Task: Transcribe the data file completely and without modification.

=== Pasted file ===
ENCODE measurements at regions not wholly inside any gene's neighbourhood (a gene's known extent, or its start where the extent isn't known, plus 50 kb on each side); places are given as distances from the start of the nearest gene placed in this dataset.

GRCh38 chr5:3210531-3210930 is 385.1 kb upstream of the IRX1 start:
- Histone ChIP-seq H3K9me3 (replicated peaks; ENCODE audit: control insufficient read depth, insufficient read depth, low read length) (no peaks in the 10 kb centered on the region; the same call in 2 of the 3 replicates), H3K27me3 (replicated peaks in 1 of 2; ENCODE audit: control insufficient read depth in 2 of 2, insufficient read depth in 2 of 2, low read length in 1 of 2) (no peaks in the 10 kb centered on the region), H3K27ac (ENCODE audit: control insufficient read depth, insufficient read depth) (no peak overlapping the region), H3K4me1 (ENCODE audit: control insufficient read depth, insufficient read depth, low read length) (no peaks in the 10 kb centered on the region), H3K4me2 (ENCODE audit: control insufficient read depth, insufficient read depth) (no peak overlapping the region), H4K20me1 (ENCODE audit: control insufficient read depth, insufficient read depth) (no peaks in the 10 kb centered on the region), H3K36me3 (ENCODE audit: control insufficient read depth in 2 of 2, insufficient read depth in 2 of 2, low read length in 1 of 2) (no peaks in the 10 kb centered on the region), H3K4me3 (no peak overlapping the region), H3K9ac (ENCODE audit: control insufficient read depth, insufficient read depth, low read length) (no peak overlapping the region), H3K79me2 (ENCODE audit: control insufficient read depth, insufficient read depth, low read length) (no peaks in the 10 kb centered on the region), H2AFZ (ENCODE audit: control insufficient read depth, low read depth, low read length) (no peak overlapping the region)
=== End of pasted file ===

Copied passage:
ENCODE measurements at regions not wholly inside any gene's neighbourhood (a gene's known extent, or its start where the extent isn't known, plus 50 kb on each side); places are given as distances from the start of the nearest gene placed in this dataset.

GRCh38 chr5:3210531-3210930 is 385.1 kb upstream of the IRX1 start:
- Histone ChIP-seq H3K9me3 (replicated peaks; ENCODE audit: control insufficient read depth, insufficient read depth, low read length) (no peaks in the 10 kb centered on the region; the same call in 2 of the 3 replicates), H3K27me3 (replicated peaks in 1 of 2; ENCODE audit: control insufficient read depth in 2 of 2, insufficient read depth in 2 of 2, low read length in 1 of 2) (no peaks in the 10 kb centered on the region), H3K27ac (ENCODE audit: control insufficient read depth, insufficient read depth) (no peak overlapping the region), H3K4me1 (ENCODE audit: control insufficient read depth, insufficient read depth, low read length) (no peaks in the 10 kb centered on the region), H3K4me2 (ENCODE audit: control insufficient read depth, insufficient read depth) (no peak overlapping the region), H4K20me1 (ENCODE audit: control insufficient read depth, insufficient read depth) (no peaks in the 10 kb centered on the region), H3K36me3 (ENCODE audit: control insufficient read depth in 2 of 2, insufficient read depth in 2 of 2, low read length in 1 of 2) (no peaks in the 10 kb centered on the region), H3K4me3 (no peak overlapping the region), H3K9ac (ENCODE audit: control insufficient read depth, insufficient read depth, low read length) (no peak overlapping the region), H3K79me2 (ENCODE audit: control insufficient read depth, insufficient read depth, low read length) (no peaks in the 10 kb centered on the region), H2AFZ (ENCODE audit: control insufficient read depth, low read depth, low read length) (no peak overlapping the region)